Posttraumatic Finger Contractures and stiffness

Stiffness in the metacarpophalangeal (MCP) joint and proximal interphalangeal (PIP) of the fingers may develop directly due to injury to the joints and adjacent tissues or indirectly due to excessive immobilization or poor splinting of the hand.

Which structures could be involved?

⦁ The circumstances precipitating the contracture determine the structures most involved:
    ⦁ The joint capsule and collateral ligament contracture
    ⦁ Flexor tendon adhesions
    ⦁ Intrinsic musculature contracture
    ⦁ Extensor tendon adhesions
    ⦁ Skin and subcutaneous tissue scarring

⦁ The MCP joint (Joint between your hand and your finger) generally stiffen in the straight position. 
⦁ The PIP (Joints in your finger) joint often becomes contracted in the flexed position, although extension and combined contractures are not uncommon.
⦁ The key to successfully mobilizing a stiff MCP or PIP joint is anticipating the pathologic causes before surgery.

What is the natural history of the problem?

Long-standing scarring and contracture of the fingers capsule invariably lead to adhesions to the adjacent flexor sheath and extensor mechanism.
Cartilage gradually atrophies and softens with disuse.
Surface irregularities may develop.

How can we diagnose the problem?

Clinical assessment
⦁ History
    ⦁ The inciting cause of the joint contracture
    ⦁ The time of the injury
    ⦁ Efforts made to mobilize the digit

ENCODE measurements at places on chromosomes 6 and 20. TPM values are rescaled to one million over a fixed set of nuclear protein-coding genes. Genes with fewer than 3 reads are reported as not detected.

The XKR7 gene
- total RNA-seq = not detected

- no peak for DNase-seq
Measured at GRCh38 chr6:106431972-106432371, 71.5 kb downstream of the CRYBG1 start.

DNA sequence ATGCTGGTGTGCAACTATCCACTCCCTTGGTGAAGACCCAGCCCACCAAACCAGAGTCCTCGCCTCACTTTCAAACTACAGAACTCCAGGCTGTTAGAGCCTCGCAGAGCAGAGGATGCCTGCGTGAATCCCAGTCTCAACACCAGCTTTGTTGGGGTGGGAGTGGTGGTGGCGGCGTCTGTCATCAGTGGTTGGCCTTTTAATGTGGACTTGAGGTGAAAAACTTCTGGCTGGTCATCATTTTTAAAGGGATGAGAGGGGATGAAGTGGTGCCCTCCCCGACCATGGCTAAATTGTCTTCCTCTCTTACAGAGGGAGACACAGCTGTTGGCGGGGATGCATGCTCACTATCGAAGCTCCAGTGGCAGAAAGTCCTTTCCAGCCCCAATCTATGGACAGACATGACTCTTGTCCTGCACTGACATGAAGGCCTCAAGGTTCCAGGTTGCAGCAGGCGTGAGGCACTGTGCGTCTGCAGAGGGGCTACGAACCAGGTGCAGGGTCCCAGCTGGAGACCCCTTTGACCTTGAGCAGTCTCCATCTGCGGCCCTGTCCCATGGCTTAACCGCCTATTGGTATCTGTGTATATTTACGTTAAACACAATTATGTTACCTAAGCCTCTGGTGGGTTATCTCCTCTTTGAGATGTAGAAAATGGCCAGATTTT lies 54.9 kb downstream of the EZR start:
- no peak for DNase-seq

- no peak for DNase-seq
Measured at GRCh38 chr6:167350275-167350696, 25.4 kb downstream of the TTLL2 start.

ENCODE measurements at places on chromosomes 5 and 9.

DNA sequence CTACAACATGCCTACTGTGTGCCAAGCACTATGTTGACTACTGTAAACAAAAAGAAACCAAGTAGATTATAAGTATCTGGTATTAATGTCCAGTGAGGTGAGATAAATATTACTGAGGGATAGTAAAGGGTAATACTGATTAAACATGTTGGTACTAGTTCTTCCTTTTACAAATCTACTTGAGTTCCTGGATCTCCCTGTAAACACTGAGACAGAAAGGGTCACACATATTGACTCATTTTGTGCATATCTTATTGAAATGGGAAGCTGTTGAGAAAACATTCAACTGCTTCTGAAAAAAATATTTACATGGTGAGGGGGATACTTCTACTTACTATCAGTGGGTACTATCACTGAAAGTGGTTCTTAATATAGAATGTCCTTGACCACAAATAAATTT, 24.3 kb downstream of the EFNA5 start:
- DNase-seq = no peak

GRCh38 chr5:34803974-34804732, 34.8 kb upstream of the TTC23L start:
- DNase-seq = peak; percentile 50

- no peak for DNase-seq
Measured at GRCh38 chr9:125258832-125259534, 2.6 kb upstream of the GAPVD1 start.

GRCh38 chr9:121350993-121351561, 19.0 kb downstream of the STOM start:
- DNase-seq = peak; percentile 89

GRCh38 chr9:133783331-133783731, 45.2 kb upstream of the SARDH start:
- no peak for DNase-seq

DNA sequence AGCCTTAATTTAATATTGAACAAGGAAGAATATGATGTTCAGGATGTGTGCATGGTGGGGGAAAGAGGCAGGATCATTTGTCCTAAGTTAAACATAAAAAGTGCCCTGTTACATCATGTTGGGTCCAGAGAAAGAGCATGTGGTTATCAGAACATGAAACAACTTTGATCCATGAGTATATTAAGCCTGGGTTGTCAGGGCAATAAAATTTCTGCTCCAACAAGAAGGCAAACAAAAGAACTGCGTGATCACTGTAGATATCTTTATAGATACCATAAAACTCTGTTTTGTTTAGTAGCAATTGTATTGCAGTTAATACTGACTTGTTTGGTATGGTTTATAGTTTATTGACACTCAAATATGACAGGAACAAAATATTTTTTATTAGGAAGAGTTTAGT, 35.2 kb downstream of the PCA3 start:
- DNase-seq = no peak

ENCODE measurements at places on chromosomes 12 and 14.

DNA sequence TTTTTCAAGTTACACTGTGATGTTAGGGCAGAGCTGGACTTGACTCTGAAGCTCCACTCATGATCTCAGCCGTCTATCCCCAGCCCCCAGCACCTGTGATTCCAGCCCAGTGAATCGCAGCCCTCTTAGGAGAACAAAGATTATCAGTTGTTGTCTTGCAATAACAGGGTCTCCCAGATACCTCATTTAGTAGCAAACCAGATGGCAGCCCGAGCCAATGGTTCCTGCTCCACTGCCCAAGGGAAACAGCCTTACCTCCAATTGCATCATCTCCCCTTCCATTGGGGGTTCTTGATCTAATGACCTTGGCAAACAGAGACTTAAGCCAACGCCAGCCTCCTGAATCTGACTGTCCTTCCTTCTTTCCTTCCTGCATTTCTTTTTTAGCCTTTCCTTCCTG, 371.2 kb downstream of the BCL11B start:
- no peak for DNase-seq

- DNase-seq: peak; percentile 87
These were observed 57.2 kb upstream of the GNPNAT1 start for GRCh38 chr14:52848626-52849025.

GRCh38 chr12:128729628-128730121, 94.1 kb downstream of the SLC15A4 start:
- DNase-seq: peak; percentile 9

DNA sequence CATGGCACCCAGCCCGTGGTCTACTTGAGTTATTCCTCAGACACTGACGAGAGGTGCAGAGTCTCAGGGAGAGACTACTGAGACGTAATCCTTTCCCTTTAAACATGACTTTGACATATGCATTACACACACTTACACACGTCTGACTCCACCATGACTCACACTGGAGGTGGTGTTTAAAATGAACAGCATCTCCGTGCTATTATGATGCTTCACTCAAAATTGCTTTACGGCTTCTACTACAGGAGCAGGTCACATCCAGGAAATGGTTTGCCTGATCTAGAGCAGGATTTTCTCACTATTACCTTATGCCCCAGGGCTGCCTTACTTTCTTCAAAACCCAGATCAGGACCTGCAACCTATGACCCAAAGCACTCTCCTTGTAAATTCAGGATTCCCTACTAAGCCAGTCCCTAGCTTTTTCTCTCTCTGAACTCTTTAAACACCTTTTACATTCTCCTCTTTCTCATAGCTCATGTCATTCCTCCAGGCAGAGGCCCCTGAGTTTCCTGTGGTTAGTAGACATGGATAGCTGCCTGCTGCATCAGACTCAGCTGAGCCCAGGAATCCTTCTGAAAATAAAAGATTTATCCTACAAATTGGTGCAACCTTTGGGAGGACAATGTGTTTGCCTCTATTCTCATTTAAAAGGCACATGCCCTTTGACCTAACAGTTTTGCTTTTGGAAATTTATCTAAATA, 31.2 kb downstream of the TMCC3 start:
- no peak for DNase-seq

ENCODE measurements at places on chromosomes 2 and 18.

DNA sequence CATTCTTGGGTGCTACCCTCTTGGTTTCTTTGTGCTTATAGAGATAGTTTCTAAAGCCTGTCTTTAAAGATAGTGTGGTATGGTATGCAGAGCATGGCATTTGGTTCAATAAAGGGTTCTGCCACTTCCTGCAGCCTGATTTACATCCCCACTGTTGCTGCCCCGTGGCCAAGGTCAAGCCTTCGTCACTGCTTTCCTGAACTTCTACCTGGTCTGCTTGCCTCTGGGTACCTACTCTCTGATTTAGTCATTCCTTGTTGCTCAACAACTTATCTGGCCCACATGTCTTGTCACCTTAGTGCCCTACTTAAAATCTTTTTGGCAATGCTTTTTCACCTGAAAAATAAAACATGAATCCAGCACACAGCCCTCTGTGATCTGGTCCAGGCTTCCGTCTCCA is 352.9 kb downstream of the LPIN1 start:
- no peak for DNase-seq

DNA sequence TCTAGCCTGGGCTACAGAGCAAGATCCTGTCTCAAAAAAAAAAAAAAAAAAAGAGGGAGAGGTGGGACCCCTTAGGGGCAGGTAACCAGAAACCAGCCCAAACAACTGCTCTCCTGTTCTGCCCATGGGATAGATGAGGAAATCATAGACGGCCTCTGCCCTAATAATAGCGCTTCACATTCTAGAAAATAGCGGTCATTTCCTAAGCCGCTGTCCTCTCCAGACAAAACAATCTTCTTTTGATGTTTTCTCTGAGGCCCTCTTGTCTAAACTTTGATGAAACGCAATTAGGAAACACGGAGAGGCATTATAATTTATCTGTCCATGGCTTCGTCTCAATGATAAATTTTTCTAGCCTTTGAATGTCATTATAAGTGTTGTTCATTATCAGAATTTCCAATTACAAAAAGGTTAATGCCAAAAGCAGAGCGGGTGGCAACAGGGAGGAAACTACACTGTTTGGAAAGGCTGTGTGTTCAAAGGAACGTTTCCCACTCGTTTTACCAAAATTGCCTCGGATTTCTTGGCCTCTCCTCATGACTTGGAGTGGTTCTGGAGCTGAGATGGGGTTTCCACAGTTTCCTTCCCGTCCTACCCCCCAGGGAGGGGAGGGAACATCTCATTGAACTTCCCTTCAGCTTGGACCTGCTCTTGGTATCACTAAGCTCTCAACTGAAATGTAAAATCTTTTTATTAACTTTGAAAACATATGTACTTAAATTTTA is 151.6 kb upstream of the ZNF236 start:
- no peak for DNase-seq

⦁ Assess hand for swelling and the skin status.
⦁ Ongoing swelling and inflammation must subside before surgery if surgery is indicated.
⦁ Prof Imam will assess the active and passive ROM
⦁ Assess the status of the other muscles.
Plain radiographs of the hand are made to evaluate for extrinsic and intrinsic causes of joint stiffness.
There is little role for the digits’ computed tomography (CT) scanning or magnetic resonance imaging (MRI).

Other causes of stiffness

⦁ Muscle spasticity or intrinsic muscle paralysis or deficient nerve supply
⦁ Fracture malunion
⦁ Inflammatory disease
⦁ Skin contracture
⦁ Dupuytren disease

What is the best treatment option?

Nonoperative Management
⦁ Nonoperative efforts to improve joint motion must be tried until movement has plateaued and the soft tissues are quiescent.
⦁ As a general rule, inflammation and oedema will subside, and range of motion will improve for a minimum of 3 to 4 months after a traumatic or surgical insult to the hand.

Operative Treatment
The operative treatment involves releasing the constricting soft tissues either using single or double incisions, mainly if the stiffness is not associated with arthritis or persistent subluxation of the joint.

The literature does not provide any specifics as to when to recommend surgery. We usually make this decision when a “functional arc of motion” has not been achieved after a minimum of 3 months of therapy.

There is no absolute functional arc of motion for the joint. In the absence of interphalangeal contractures, we have found that index, middle, ring, and small finger MCP flexion of 30, 35, 40, and 45 degrees, respectively, is generally satisfactory.

Similarly, 45 degrees or more of total PIP motion is usually satisfactory. Flexion contractures greater than 45 degrees are poorly tolerated and may benefit from surgical release.

Extreme flexion contractures (>60 or 70 degrees) may be best managed with joint fusion. The results of a capsulectomy are often disappointing.

Extension contractures are better tolerated, especially if there is flexion to at least 75 degrees.
When a patient has exhausted nonoperative management options, and joint stiffness exceeds the preceding guidelines, surgery for contracture release is considered.

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